3 Ways to Spot Coachability in an Interview

Dec 03, 2015 - Joe Matar

Do you want to hire people who repeatedly succeed?

(Is the sky blue?)

Of course you do. But here’s the rub — past success isn’t necessarily the best indicator of future success.

[clickToTweet tweet="Past success isn’t necessarily the best indicator of future success. What is? Coachability." quote="Past success isn’t necessarily the best indicator of future success."]

“But Larry,” you might say. “If not past success, what should I be looking for?”

"Coachability,” I’d tell you. Easy question; easy answer.

“Okay. So how do I spot it?”

Hmm. Harder question.

How to Hire Coachable Employees

First, let me say that you can’t necessarily rely on skill, experience, or knowledge.

Candidates who have hit certain levels in these areas might win once or even a couple of times in their efforts to contribute by bringing what they already have to the team. But they won’t keep winning—achieving new and bigger career goals and producing the right results for your company—unless they keep improving.

The one behavior that defines serial winners, the people who are most likely continue to contribute in a constantly changing business environment, is coachability.

[clickToTweet tweet=""The one behavior that defines serial winners is coachability." -@larryweidel" quote="The one behavior that defines serial winners is coachability."]

So what do you look for in an interview? Here are three ways to spot coachability in your candidates.

1. Improvement

They acknowledge that they’ve been coached in the past.

People are usually afraid to admit that they haven’t always been the perfect package sitting before an interviewer. Talking about coaching they may have received implies that they needed it, which means that they weren’t great at something or maybe—the horror!—they’ve actually made mistakes.

To be coachable, you have to be humble and wiling to admit that you need to improve. Look for people willing to admit it. They should do so in a positive, growth-oriented way by mentioning changes or challenges that required them to take on new responsibilities or adjust how they worked.

A truly coachable person might say something like: When I was at company X, I worked for a great woman who helped me realize I needed to develop my Y skills. I had recently been promoted to Z position and it presented new challenges. What kind of support do you offer people when they’re promoted or given new responsibilities?

2. Eagerness

They responded to coaching with eagerness and appreciation.

One of the first traits I look for in new hires is not only their willingness to be coached, but their eagerness and appreciation for it. It tells me that they’ll work with me, that every point of potential improvement won’t be an arm wrestling match, and that I won’t be wasting my experience, knowledge, or systems on somebody who won’t use it to make progress.

If a candidate hints that he thought the coaching he received was unnecessary, lacked value or reflected a flawed assessment of his skills, he may be uncoachable. Instead, look for a candidate who describes the value of the coaching he received and how he engaged with his mentor or coach to keep growing.

A truly coachable person might say something like: I received a lot of helpful advice from a colleague and mentor at B company. I would meet with him occasionally to talk about areas where I felt like I was struggling. I’d keep him updated on how I was incorporating his suggestions. By the way, do you have a mentoring program here?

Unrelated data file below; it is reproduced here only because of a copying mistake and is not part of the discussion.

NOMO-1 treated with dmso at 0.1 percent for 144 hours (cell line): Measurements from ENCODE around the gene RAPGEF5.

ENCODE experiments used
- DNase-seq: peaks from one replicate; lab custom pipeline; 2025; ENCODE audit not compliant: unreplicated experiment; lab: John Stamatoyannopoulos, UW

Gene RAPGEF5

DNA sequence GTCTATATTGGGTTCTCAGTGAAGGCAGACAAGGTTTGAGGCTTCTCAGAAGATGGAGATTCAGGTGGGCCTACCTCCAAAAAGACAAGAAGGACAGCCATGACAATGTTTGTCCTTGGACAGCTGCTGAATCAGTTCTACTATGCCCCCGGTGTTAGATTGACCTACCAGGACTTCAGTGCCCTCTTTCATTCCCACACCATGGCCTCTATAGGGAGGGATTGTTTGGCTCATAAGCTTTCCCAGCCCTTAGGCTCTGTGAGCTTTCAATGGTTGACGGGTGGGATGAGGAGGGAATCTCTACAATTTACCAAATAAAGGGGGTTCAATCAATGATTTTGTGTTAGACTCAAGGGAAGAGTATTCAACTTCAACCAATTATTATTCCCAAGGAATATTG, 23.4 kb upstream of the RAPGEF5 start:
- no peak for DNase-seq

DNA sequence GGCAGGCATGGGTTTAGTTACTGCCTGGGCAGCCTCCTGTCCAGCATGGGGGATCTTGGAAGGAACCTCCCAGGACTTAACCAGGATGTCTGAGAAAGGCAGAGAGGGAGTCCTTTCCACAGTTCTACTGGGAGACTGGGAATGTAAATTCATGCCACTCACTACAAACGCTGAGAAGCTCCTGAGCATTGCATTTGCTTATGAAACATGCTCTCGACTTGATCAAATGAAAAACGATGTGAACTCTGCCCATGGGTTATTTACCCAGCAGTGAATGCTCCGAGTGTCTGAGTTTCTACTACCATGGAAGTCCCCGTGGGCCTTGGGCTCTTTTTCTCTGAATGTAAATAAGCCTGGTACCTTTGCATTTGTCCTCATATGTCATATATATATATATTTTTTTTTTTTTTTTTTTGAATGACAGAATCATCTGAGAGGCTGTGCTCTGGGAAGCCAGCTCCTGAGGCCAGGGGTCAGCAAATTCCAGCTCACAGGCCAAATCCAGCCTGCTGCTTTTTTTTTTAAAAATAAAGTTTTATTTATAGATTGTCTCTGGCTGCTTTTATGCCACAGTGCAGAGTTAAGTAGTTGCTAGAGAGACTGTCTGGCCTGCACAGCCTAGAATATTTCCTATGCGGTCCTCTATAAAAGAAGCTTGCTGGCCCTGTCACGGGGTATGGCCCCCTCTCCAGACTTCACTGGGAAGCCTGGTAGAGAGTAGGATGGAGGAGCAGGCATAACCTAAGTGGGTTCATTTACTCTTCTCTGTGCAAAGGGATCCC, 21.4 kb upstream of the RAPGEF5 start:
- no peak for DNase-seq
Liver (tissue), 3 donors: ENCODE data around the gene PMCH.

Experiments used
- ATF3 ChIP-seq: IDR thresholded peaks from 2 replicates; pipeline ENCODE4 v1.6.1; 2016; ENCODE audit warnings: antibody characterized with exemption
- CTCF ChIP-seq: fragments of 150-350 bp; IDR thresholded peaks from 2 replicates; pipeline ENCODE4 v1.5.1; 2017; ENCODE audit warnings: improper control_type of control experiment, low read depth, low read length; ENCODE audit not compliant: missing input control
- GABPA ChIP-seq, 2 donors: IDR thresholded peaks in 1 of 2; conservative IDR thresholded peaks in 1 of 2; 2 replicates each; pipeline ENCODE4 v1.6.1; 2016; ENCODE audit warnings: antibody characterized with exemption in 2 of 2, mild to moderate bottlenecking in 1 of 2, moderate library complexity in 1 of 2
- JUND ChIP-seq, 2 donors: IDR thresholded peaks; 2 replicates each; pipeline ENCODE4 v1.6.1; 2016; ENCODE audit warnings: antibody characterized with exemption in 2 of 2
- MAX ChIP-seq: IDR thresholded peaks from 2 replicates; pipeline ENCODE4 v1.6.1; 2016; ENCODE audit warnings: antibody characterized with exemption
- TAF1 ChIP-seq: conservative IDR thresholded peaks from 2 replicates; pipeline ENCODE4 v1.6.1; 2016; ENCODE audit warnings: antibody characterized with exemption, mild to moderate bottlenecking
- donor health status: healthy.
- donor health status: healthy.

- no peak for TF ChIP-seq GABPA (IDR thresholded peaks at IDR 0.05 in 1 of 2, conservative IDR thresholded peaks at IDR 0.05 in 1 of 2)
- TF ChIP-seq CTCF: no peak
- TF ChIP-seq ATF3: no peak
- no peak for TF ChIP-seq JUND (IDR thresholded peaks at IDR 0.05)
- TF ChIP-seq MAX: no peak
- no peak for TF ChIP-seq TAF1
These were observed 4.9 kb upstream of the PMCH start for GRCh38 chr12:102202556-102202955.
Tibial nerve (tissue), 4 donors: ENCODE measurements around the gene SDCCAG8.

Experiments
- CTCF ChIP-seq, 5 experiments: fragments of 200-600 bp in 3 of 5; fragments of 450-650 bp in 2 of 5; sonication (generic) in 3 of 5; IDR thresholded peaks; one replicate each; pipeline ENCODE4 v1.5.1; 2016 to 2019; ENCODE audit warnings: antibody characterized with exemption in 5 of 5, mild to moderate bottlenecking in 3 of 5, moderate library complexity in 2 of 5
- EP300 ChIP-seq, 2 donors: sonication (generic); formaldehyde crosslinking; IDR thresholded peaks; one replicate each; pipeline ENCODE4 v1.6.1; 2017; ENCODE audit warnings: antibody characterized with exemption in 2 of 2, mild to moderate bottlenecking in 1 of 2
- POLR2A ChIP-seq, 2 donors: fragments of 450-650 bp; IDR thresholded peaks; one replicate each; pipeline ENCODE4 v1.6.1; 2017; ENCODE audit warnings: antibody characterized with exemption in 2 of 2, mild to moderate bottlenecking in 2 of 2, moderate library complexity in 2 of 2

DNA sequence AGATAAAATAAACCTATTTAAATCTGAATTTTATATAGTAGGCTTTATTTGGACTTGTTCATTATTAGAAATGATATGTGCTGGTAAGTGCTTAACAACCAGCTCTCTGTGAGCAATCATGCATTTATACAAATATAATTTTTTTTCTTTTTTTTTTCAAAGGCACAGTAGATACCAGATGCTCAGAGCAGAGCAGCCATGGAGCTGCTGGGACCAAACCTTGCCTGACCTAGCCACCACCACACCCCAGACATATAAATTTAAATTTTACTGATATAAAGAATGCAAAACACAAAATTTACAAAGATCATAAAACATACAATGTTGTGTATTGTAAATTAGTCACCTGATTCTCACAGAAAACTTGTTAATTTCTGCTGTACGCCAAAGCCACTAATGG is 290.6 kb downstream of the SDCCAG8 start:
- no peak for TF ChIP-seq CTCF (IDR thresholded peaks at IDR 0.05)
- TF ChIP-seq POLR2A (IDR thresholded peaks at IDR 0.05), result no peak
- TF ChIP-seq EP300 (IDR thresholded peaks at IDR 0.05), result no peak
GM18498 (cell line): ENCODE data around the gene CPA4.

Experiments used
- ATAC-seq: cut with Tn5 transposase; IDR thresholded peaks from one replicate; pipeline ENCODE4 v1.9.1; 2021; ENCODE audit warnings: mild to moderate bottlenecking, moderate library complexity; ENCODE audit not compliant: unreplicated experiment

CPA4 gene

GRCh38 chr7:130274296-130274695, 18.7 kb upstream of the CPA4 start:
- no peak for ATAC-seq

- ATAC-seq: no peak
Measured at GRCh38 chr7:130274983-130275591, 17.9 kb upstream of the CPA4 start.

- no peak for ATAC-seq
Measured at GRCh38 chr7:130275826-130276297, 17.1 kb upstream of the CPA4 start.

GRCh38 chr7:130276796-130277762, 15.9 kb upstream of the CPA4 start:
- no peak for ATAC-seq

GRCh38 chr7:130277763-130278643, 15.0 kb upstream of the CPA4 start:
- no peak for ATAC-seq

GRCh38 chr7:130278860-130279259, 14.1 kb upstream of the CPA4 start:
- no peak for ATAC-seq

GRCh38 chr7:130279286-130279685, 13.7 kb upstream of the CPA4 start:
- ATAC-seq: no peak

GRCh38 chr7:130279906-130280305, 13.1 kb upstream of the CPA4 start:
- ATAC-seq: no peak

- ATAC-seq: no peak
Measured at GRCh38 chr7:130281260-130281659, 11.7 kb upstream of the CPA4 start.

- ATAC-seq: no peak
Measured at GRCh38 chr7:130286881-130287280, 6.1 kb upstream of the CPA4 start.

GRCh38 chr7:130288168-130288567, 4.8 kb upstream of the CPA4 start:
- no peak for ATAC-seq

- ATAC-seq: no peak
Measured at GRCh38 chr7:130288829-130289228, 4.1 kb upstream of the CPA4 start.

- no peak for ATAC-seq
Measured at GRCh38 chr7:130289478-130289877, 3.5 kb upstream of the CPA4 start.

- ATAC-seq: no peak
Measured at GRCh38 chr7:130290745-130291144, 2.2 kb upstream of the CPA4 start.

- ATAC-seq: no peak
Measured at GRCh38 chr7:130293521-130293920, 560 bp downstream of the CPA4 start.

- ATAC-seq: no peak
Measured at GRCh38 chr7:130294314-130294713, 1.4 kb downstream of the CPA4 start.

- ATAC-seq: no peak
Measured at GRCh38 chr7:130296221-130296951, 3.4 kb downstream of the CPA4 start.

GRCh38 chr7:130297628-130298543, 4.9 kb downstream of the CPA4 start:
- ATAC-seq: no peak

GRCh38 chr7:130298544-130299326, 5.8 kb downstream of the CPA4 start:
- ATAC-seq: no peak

3. Initiative

They describe their “next steps” after coaching.

Being coached isn’t a passive activity. You have to actually do something with what you’ve been given. Highly coachable people are given a few ideas or insights and they’re off to the races. They do their own research, find their own development opportunities, and find others who can help with specific challenges.

Listen for signs that a candidate took the coaching she received further, on her own. It shows that she’s not only coachable, but also willing to go the extra mile to contribute.

A truly coachable person might say something like: After getting feedback from our team leader that I should focus on improving M, I signed up for a course with ABC professional organization that really helped. I’m exponentially better at M because he helped me see how it would improve my performance and career path. Do you offer employees a professional development program?

Know What to Look For

Not every coachable candidate will deliver a pat answer on queue (nor would you want them to), but you get the general idea. Candidates should be willing and able to talk about the fact that they’ve been coached, their eagerness to continue to be coached, and how they found opportunities to learn and grow on their own.

A cautionary note: If you want to hire coachable employees, you have to be willing to coach them. Serial winners seek out coaching. When they can’t find it, they’ll often move on to an environment with more growth opportunities.

Increase your odds of hiring a successful candidate by looking for these three qualities of coachability and watch your turnover rate drop and your ROI in new hires soar.

 

[avatar user="LarryWeidel" size="thumbnail" align="left" /]

Larry Weidel is the author of Serial Winner: 5 Actions to Create Your Cycle of Success (Greenleaf; October 2015). He has spent the past 40 years building a national financial services organization and helping the people on his team achieve the success they want. He helped grow A.L. Williams into the financial services giant Primerica. Today, Larry holds weekly coaching calls for leaders across the United States and Canada. His videos, articles, and other resources on career success, leadership, and sales are widely popular.

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